Presentation on theme: "WAVE NATURE OF LIGHT Light. Is light what we see? Is there light where there is no one to see it?"— Presentation transcript:
WAVE NATURE OF LIGHT Light
Is light what we see? Is there light where there is no one to see it?
Dualism of light Isaac Newton believe light to be a ray of corpuscles (particles) Robert Hooke believed light to have the wave-like nature Newton won… until over a century after his death…
LIGHT INTERFERES! 1801 – Thomas Young produces interference of light
Light is a chameleon of science A wave that travels in straight lines Particles which interfere like waves?
Three views on light WavesLight raysPhotons Most common Visible light – part of EM spectrum Interference and diffraction of light Light travels in straight lines Optics: mirrors, lenses, etc. Photoelectric effect Photons as particles (quanta of energy) Quantum mechanics: Covered in HS physics Not so much
Waves or not? Waves diffract (like sound). Light doesn’t seem to
Waves or not? When the opening is comparable to the wavelength, shadows are cast Light does diffract when it goes through a tiny slit
Constructive and destructive interference
The waves coming from the slits interfere constructively or destructively, depending on the difference in distances between the slits and the screen.
Red light (664 nm) is used in Young’s experiment with slits separated by m. The screen is located a distance 2.75 m from the slits. Find the distance on the screen between the central bright fringe and the third-order bright fringe. Example
Formula for ‘bright spots’ Providing the screen is very-very distant, Guess: what would the formula look like for dark spots?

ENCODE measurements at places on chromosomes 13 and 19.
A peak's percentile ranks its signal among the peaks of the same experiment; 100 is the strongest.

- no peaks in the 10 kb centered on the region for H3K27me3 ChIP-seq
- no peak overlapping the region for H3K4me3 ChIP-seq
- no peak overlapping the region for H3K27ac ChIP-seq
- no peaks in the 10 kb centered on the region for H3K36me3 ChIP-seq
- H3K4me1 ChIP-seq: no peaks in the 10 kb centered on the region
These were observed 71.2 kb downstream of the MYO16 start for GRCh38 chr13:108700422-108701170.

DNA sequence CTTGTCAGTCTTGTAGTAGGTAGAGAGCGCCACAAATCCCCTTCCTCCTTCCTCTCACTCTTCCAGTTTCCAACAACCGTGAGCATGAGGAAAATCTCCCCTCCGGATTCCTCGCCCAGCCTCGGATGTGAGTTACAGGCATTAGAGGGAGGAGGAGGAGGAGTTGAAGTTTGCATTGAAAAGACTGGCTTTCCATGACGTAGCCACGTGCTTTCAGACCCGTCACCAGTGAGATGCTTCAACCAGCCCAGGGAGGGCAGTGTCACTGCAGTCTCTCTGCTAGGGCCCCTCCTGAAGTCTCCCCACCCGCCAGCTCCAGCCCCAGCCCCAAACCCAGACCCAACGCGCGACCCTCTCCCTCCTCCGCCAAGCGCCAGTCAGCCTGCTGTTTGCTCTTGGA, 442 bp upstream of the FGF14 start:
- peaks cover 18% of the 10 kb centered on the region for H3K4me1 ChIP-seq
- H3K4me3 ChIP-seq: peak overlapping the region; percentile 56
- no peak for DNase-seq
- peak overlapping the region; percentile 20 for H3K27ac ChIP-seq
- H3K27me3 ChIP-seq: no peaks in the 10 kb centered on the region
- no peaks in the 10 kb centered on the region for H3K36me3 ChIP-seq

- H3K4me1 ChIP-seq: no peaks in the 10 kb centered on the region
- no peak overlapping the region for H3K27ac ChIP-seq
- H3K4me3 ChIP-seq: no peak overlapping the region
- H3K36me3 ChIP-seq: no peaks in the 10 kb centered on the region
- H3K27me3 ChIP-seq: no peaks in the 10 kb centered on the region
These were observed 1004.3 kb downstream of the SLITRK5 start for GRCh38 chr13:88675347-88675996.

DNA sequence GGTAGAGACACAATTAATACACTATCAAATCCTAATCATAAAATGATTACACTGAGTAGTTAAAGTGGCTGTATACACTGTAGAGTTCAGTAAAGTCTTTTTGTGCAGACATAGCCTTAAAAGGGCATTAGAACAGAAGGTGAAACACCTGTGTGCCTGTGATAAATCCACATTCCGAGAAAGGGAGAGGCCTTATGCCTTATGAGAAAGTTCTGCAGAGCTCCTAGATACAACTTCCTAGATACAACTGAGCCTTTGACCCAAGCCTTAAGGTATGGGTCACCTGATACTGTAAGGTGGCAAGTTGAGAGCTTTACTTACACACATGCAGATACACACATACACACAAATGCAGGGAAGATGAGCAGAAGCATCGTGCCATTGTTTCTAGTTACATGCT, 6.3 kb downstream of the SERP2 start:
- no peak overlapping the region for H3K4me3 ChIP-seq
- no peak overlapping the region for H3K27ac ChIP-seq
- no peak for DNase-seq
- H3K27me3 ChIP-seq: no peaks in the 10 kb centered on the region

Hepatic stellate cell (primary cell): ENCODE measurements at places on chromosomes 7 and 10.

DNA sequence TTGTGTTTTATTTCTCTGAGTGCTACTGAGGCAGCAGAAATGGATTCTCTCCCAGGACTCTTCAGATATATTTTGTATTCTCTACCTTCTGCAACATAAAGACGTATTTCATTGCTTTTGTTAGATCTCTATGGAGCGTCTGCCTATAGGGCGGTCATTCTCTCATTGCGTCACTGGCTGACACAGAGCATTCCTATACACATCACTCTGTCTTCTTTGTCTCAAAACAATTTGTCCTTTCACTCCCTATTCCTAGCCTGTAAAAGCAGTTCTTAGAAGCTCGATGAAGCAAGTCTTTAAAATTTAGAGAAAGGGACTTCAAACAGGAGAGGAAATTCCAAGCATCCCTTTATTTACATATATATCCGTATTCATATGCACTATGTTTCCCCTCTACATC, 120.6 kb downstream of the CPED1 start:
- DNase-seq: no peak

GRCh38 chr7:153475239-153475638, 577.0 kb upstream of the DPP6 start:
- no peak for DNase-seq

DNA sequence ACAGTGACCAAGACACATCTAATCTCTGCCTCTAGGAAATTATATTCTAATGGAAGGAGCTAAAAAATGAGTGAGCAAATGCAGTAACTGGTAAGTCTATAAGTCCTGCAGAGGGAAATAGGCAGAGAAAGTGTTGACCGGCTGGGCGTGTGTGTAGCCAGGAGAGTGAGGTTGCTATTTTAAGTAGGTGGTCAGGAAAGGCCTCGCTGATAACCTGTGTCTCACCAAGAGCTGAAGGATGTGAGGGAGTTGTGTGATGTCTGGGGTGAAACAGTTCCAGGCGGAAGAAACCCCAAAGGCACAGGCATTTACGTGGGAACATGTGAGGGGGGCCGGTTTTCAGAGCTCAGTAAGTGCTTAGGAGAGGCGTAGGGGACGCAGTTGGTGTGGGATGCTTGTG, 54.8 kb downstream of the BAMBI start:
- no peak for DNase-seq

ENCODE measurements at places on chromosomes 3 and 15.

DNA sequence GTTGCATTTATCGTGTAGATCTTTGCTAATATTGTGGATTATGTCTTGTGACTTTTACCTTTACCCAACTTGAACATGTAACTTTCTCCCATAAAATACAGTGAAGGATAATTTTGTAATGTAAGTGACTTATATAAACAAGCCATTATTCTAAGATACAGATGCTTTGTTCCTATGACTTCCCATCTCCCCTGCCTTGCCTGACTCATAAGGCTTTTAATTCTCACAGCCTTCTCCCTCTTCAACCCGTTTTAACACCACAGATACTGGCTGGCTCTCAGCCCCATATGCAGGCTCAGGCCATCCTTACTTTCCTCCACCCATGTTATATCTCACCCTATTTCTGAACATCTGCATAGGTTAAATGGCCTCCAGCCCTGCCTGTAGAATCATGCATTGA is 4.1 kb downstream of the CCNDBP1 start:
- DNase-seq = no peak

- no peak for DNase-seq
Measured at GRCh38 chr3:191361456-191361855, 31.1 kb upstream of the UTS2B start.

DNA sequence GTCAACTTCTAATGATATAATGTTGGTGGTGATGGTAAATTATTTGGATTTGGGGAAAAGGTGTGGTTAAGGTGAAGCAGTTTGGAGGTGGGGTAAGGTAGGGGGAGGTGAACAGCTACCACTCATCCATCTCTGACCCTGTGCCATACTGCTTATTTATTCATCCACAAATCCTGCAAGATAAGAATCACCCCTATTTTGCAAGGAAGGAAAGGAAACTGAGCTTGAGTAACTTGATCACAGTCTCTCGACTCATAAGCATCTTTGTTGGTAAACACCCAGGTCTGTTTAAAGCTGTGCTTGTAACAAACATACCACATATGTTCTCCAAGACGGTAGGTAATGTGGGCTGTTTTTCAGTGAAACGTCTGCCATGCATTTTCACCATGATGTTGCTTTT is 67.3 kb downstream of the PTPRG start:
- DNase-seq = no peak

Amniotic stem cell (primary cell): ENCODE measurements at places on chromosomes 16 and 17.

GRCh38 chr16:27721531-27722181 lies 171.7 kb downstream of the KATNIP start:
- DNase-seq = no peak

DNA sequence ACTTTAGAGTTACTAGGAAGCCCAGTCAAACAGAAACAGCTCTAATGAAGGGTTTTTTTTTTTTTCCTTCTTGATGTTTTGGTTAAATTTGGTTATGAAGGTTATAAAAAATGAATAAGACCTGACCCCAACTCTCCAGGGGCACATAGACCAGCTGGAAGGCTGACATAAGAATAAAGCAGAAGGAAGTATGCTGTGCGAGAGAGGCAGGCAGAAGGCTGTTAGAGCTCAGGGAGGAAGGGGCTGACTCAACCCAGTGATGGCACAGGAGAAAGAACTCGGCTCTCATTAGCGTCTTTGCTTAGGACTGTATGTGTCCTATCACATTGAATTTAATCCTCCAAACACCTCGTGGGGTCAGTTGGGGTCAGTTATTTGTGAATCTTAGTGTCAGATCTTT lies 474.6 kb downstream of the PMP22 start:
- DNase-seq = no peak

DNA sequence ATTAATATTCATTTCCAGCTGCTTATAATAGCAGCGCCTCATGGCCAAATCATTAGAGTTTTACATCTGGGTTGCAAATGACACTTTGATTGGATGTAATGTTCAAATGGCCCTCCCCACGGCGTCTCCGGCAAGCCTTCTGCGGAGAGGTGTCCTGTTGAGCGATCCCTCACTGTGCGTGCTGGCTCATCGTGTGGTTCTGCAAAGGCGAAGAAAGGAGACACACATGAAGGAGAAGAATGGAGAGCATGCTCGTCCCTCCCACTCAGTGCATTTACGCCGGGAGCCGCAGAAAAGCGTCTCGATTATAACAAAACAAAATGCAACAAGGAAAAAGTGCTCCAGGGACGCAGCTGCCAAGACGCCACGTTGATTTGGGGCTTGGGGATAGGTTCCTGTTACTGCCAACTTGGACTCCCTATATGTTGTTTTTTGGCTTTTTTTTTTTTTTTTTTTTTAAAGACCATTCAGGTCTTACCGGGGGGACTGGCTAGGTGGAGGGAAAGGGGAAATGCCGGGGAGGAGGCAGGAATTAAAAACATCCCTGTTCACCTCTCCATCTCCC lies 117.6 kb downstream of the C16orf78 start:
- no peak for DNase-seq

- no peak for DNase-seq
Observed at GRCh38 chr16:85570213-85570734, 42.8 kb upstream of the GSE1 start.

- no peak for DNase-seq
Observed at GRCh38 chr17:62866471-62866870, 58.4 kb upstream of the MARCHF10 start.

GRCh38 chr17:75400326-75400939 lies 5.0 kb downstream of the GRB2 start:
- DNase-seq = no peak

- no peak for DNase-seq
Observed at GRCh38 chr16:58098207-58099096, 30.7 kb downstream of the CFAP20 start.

Measuring wavelength of light A double-slit interference pattern is observed on a screen 1.0 m behind two slits spaced 0.30 mm apart. The distance from the center of one particular fringe to the center on the ninth bright fringe from this one is 1.6 cm. What is the wavelength of the light?
Double-slit interference pictures
Diffraction The wavelets going straight forward all travel the same distance to the screen. Thus they arrive in phase and interfere constructively to produce the central maximum Note the brightness (intensity)!
Dark spots Ray 2 is a/2 away from ray 1. If the two rays arrive counter-phase (trough / crest), destructive interference occurs. Ray 2 travels a longer distance by Destructive interference will occur if:
Dark spots Position of destructive interferences (dark spots) Note that p is not 0! That would be the central bright stripe How wide would the stripe be?
How does the picture change?? bcs/Books?action=mininav&bcsId=4678&i temId= &assetId=160341&reso urceId=15300